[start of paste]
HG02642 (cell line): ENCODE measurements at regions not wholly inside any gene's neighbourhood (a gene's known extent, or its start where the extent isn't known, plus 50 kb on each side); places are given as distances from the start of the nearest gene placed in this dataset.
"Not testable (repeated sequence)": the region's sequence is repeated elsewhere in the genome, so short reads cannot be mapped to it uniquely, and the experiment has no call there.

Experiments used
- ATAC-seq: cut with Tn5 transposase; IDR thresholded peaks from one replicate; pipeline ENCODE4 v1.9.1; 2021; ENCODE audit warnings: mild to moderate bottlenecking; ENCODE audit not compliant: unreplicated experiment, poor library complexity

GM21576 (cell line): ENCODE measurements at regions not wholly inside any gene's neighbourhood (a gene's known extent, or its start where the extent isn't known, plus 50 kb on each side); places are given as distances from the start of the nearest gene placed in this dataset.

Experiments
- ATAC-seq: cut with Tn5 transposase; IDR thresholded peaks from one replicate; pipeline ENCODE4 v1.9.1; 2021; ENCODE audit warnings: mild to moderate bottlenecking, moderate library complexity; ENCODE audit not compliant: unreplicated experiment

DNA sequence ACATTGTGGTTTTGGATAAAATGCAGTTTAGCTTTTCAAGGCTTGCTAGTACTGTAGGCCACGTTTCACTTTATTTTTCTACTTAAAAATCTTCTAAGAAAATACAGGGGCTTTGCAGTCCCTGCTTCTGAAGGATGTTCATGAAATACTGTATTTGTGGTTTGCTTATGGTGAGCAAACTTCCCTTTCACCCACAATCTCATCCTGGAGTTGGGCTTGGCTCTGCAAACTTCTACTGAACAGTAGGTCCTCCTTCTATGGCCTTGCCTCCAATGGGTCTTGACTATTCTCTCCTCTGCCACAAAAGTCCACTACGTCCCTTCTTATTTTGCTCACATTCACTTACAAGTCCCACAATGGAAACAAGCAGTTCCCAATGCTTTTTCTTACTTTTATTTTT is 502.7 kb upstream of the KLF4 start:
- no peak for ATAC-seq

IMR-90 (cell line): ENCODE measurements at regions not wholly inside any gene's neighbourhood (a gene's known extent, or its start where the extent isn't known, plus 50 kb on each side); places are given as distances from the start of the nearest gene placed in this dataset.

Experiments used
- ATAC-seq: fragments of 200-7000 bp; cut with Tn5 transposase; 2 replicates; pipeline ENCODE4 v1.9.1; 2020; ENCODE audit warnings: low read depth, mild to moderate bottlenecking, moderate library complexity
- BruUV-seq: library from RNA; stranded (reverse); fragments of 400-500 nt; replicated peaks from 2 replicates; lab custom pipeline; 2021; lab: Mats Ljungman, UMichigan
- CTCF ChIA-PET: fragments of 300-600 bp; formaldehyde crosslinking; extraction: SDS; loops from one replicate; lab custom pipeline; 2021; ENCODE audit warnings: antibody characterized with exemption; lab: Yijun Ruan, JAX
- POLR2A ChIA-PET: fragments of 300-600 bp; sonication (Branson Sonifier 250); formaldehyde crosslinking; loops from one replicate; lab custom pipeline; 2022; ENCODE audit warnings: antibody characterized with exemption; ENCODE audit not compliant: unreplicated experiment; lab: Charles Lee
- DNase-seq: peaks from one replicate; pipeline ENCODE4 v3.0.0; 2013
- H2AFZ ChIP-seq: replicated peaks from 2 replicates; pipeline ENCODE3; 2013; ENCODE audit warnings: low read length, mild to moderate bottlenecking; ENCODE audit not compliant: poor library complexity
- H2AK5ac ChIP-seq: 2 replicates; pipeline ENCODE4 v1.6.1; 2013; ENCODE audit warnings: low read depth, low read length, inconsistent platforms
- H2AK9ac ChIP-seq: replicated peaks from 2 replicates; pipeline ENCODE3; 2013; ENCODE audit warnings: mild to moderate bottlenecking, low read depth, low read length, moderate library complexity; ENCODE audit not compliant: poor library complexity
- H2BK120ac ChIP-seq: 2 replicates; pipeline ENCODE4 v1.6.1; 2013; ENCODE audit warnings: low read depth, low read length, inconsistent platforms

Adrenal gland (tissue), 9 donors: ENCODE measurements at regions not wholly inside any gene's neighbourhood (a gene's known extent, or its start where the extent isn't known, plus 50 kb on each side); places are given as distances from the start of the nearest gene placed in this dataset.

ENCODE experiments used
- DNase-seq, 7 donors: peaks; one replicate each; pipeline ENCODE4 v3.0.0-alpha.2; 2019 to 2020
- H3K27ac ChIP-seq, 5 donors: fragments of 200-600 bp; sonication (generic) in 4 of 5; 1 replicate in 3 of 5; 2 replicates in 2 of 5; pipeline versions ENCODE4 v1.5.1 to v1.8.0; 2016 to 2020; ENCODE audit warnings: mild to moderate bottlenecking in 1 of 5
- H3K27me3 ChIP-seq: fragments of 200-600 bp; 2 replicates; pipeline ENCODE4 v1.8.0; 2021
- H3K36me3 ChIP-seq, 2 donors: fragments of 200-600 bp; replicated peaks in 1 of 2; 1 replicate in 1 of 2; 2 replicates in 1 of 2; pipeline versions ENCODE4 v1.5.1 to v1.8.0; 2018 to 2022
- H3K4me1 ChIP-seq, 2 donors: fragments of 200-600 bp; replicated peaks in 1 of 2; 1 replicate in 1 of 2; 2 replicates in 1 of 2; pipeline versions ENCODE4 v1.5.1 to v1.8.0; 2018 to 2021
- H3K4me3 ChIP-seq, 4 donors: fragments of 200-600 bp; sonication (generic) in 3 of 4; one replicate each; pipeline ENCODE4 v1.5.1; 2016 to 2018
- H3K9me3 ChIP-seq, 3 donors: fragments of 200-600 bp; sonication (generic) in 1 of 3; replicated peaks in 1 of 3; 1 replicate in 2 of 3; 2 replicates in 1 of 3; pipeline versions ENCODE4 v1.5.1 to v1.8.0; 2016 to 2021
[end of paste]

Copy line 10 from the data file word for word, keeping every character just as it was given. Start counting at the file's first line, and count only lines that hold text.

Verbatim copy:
IMR-90 (cell line): ENCODE measurements at regions not wholly inside any gene's neighbourhood (a gene's known extent, or its start where the extent isn't known, plus 50 kb on each side); places are given as distances from the start of the nearest gene placed in this dataset.